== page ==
A production company based in St. Louis, Missouri, is shining a light on the harmful stereotypes society assigns marginalized people with its new documentary series, "Profiling Race."
Grain's new series will take a look at the stories of individuals from diverse backgrounds to "provide personal lenses on the bigger picture," Sarah Stevenson, editor at the Grain, told The Huffington Post via email.
"We are not interested in crafting an expository documentary that shows snippets of individuals, only to communicate a predetermined message," Stevenson said. "We’re actually letting someone talk, as much as they need to, because there is power in narrative. We’re taking the time to discover a more psychologically rich picture of who they are and how they think."
The first person Grain profiles is St. Louis pastor and Black Lives Matter activist Mike Higgins. The 30-minute documentary gives a brief timeline of Higgins' experiences with race from childhood to his service in the army and work in the church to on the streets today.
"The Gospel is bigger than race but race is a big thing. And, I've said it before, it's big because the United States has made it big... Without white folks working with minorities, it really takes a long time," Higgins said in the documentary about improving race relations. "With the grace of Jesus Christ, we will do better."
Stevenson said activism like that of Higgins' can help bridge the racial divide.
"The media tends to capitalize on the outrage of African-Americans, creating misunderstandings of the Black Lives Matter movement," Stevenson told HuffPost on why they chose to highlight his story. "Mike Higgins gives a very clear voice to the BLM cause, and conveying his story and perspective can enhance the conversation. Many people might look at the movement and shake their heads, without trying to understand. One of Mike’s passions is to be patient and help those people understand."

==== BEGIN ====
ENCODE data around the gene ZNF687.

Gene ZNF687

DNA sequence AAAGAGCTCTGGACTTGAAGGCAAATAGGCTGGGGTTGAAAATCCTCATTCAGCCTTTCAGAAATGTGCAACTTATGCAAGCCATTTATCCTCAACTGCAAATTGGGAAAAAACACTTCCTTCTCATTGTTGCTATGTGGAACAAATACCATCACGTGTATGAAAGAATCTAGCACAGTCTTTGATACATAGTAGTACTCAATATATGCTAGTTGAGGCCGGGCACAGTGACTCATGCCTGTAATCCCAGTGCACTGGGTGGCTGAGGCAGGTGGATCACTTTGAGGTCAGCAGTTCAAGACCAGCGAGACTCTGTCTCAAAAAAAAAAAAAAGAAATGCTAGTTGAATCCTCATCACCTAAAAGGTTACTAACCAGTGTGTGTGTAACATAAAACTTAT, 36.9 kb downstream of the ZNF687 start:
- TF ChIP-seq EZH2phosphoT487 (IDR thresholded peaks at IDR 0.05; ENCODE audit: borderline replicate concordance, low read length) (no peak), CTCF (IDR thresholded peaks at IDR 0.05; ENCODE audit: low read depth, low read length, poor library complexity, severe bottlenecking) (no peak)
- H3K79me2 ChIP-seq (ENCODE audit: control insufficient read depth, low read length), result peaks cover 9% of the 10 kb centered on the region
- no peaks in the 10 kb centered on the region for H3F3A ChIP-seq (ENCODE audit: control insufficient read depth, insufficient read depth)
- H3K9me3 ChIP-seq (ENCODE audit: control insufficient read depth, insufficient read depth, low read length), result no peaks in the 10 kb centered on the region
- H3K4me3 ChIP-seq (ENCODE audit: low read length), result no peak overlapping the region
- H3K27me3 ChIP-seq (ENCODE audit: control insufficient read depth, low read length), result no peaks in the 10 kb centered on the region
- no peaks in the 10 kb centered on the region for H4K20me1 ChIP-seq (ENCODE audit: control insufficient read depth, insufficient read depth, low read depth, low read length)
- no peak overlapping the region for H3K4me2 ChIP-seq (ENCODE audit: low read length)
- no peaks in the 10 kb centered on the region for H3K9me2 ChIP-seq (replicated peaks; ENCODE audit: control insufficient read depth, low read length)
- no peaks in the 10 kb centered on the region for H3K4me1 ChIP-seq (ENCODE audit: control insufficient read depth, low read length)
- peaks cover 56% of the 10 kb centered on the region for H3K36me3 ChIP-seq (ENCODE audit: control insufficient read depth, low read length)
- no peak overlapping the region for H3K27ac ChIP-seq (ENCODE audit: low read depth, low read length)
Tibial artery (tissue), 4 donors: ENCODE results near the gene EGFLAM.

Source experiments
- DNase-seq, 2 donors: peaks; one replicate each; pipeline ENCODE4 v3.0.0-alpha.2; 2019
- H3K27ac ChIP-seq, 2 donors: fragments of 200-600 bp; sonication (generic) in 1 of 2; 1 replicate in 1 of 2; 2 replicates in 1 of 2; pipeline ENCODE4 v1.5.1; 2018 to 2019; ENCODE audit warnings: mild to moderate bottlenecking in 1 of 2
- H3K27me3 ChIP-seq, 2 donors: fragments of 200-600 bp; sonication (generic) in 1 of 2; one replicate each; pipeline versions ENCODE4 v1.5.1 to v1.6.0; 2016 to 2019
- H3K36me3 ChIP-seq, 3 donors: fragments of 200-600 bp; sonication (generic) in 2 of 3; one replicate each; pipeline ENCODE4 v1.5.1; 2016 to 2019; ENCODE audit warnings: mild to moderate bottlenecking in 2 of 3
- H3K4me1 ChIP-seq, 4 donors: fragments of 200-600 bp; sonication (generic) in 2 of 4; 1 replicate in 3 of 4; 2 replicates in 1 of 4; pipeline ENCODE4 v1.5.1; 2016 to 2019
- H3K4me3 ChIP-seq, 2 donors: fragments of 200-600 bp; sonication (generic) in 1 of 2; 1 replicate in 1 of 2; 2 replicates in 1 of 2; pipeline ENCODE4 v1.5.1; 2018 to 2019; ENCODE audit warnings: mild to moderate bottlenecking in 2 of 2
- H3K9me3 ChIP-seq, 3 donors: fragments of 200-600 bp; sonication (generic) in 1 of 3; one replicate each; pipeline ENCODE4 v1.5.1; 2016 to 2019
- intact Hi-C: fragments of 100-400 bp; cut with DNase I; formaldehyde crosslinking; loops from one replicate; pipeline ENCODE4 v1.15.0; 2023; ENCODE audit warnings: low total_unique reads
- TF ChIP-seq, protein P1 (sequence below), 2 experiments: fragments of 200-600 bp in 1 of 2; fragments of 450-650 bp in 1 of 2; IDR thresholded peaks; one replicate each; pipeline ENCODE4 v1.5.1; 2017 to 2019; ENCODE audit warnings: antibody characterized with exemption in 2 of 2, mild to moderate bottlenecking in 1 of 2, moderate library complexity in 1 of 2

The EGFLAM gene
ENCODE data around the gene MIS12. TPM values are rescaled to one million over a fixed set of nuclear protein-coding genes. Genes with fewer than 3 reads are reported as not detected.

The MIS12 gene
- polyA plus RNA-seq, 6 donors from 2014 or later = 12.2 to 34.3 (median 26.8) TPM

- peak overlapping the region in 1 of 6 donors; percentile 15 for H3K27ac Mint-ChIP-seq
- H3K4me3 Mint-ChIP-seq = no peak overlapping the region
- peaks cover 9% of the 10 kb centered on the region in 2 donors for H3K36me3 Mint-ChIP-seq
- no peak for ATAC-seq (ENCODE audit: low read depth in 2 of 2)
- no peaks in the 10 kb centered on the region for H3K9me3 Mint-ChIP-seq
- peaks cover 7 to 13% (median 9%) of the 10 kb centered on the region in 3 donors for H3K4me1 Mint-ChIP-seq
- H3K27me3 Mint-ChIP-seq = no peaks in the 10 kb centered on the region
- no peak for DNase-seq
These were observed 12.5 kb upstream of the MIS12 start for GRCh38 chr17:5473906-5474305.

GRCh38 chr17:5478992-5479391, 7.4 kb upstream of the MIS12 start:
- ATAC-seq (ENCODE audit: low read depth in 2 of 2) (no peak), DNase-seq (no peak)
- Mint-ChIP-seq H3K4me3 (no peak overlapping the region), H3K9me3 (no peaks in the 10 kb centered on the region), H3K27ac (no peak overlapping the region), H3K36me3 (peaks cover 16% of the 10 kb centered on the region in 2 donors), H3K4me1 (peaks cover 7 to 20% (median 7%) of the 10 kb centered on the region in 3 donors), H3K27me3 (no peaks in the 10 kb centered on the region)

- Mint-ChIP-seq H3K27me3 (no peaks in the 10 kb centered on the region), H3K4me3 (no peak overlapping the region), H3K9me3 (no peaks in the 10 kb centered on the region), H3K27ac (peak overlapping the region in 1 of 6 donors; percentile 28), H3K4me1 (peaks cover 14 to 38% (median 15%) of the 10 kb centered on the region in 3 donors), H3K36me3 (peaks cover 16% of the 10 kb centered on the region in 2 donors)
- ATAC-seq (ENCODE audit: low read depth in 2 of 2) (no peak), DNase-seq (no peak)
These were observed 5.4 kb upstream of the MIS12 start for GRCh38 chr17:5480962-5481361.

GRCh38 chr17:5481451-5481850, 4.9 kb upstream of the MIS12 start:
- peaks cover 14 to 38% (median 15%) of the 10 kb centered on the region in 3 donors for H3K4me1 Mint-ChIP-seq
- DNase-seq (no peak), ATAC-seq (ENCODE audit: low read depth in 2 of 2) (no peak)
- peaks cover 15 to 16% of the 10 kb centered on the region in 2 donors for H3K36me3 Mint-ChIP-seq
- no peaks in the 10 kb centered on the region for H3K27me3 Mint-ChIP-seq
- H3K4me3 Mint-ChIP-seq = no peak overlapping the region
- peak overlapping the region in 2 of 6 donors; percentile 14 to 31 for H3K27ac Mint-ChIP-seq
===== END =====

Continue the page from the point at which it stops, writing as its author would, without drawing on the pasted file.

Watch the first video in the "Profiling Race" series, directed and produced by John Pa and Matt Seilback, below.
To get a broad perspective of attitudes and beliefs, "Profiling Race" will document people of various ethnicities and backgrounds.
Grain's future videos in the series are pending as of now. Production will commence on more videos once the company can raise enough funds on its Kickstarter campaign, which launches Tuesday.
Stevenson said Grain, which has created several videos documenting the racial tensions in St. Louis -- including the aftermath of Michael Brown's death in Ferguson, hopes to help awaken filmmakers, and beyond, to realize the power they have to provoke necessary changes in society.
"So often, we look at a person who seems different from us, and see him or her as 'The Other,'" she told HuffPost. "By developing a series that highlights all sorts of perspectives, we would convey that if you invest in people’s stories, you can connect with them on a deeply human level. When this connection happens, we start seeing each other more holistically, and are no longer defined by our differences. This is a message that, if embraced, could change communities."